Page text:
"The American people are yearning for leadership," said Lungren, who represents a Sacramento-area district. "We can win this election. We will win this election. Forget the carping about John McCain not being the perfect conservative. Ronald Reagan wasn't a perfect conservative, but he was pretty doggone good. I'm not saying John McCain is Ronald Reagan: John McCain is John McCain. But we can win this election."
For most of the weekend, however, the retreat gave the chance for donors who contributed $15,000 or more to bask in the 70-degree California sun, enjoy some golf or tennis at the L.A. Country Club, wolf down Wolfgang Puck pizzas at Spago, tour the Getty Center and Paramount Studios, and pay tribute at the Ronald Reagan Presidential Library a half-hour away in Simi Valley.
Berg, the "Tonight Show" segment producer, delivered an informal talk about the pride and pitfalls of being a conservative working in Hollywood. Peppering his speech with references to Michael Moore, Julia Louis-Dreyfus and other Tinseltown lefties, he argued against the liberal mindset that he believes dominates the industry.
"We [conservatives] believe capitalism isn't a dirty word," he said. "If you've seen Daniel Day Lewis' portrayal of a greedy, sinister oilman in 'There Will Be Blood,' it's just another example of the Hollywood left's contempt for capitalism.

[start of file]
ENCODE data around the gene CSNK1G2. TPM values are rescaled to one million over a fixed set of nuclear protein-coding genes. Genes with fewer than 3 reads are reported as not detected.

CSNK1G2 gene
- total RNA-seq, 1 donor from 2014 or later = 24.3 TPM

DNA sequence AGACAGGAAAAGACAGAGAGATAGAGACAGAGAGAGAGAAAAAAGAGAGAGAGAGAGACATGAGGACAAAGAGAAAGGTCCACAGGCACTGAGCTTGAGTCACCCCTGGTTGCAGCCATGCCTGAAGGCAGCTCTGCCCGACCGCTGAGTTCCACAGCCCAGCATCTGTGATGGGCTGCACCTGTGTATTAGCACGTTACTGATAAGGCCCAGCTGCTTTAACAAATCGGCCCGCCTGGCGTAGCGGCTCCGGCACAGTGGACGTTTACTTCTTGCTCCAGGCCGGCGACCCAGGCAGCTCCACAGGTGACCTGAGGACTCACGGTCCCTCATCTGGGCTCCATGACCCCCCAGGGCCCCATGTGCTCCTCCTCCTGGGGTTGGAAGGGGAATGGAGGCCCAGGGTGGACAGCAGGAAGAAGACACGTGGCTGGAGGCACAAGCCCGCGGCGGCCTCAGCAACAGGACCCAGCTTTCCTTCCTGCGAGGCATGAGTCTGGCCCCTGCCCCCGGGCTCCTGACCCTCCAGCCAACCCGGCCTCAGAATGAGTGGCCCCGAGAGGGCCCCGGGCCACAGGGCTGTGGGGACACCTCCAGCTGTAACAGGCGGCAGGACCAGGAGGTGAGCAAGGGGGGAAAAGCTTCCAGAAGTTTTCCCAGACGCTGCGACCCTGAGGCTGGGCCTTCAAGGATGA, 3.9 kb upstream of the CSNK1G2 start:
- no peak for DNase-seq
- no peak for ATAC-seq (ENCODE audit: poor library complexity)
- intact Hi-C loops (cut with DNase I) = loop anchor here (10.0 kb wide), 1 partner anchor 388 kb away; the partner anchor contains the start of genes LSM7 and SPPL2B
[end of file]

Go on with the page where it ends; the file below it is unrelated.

"People have called Hollywood conservatives 'the new gays,' but I don't think that's necessarily the case," Berg contended. "The gays have been accepted in Hollywood for years. They've long been out of the closet. In fact, they're fixing up the closet, decorating it, and it looks nice, actually."
Berg centered his talk around the "unintended consequences" of the recent Writers Guild of America strike against networks and studios, which ended last week. Berg placed blame on the WGA's "radical" negotiators, with writers earning six-figure salaries casting themselves as "poor, exploited, downtrodden" workers, "acting like it's 1957" and they were UAW members trying to get back on the assembly line building Corvettes.
"When the writers went on strike Nov. 5, they entrusted their futures to a leadership that essentially believes Karl Marx is still relevant," he said. "This was a revolution against The Man."
Berg discussed the return of "The Tonight Show" without its writers in early January, when the only guests consenting to cross the WGA picket lines were NBC News anchors, goofy animal acts and Republican presidential candidates, including McCain, Mike Huckabee, Mitt Romney and Ron Paul.
"The WGA cut a side deal with David Letterman but not with our show," he recalled. "We had to go back to work as the No. 4 network with no writers and no stars. Actors would not cross the line. I didn't read this anywhere, but they were threatened with blackballing if they crossed the line to do our shows" - ironic, he says, since he believes Hollywood is "obsessed" with the 1950s blacklisting era of Joseph McCarthy. "The true threat of McCarthyism," he says, "is coming from the left."